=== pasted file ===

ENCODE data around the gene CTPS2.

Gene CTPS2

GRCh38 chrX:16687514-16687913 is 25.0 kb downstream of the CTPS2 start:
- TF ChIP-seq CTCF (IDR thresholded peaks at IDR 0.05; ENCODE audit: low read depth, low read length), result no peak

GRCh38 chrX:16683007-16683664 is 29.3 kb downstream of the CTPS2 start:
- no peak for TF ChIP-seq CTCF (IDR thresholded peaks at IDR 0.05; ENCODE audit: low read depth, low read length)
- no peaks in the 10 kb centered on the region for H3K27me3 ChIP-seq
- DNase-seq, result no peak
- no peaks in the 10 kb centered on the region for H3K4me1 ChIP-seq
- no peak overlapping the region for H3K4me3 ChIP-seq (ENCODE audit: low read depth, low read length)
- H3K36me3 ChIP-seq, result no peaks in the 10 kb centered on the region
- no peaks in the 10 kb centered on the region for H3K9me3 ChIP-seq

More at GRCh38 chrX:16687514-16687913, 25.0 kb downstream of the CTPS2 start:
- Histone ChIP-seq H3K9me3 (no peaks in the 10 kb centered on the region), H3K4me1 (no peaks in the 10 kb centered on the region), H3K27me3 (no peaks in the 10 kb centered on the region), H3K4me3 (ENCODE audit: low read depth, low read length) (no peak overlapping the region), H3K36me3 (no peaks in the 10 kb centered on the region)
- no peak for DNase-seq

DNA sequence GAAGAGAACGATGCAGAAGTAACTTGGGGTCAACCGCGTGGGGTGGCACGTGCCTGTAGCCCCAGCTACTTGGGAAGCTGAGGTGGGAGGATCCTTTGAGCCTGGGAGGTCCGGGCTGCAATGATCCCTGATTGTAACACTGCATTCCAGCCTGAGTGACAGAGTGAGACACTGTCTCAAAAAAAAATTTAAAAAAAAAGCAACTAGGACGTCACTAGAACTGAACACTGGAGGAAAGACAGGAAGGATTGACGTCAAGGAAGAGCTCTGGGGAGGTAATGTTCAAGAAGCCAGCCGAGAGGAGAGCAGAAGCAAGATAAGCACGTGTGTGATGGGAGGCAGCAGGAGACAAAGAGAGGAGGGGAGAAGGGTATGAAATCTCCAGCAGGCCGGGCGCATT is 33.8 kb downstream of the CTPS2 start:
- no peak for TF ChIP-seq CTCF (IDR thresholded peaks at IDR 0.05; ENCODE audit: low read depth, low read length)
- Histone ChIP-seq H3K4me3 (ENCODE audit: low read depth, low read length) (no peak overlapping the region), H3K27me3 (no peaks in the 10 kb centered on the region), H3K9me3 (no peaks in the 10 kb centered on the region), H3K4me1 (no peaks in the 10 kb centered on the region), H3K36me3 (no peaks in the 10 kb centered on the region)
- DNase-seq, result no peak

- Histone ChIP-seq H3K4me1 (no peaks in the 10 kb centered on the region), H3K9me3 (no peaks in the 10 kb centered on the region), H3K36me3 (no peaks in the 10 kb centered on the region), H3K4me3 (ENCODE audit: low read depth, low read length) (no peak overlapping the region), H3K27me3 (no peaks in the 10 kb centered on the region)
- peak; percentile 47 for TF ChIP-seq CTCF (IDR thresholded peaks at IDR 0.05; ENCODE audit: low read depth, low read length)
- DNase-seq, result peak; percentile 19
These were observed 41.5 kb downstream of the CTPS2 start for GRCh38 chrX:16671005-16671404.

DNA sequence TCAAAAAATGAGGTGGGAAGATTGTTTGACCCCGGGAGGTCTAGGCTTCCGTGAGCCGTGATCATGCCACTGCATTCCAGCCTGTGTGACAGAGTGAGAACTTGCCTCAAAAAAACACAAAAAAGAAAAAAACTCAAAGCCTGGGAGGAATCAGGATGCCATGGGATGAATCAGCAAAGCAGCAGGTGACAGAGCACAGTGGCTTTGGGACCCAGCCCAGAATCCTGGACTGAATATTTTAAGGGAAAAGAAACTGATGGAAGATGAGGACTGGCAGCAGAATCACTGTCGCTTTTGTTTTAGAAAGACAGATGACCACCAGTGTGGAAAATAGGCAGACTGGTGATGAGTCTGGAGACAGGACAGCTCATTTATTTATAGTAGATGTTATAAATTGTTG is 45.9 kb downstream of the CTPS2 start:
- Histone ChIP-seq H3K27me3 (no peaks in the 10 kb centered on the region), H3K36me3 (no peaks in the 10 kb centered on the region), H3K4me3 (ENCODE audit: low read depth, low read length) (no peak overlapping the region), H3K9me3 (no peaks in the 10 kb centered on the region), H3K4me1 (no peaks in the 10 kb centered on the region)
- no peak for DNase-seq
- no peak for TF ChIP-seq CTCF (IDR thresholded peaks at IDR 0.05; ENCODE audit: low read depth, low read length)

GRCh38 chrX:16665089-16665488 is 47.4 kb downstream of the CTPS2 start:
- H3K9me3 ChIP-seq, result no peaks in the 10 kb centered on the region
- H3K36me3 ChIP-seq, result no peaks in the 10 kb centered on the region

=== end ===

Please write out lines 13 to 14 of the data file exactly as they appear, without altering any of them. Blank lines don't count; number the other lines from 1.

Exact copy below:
More at GRCh38 chrX:16687514-16687913, 25.0 kb downstream of the CTPS2 start:
- Histone ChIP-seq H3K9me3 (no peaks in the 10 kb centered on the region), H3K4me1 (no peaks in the 10 kb centered on the region), H3K27me3 (no peaks in the 10 kb centered on the region), H3K4me3 (ENCODE audit: low read depth, low read length) (no peak overlapping the region), H3K36me3 (no peaks in the 10 kb centered on the region)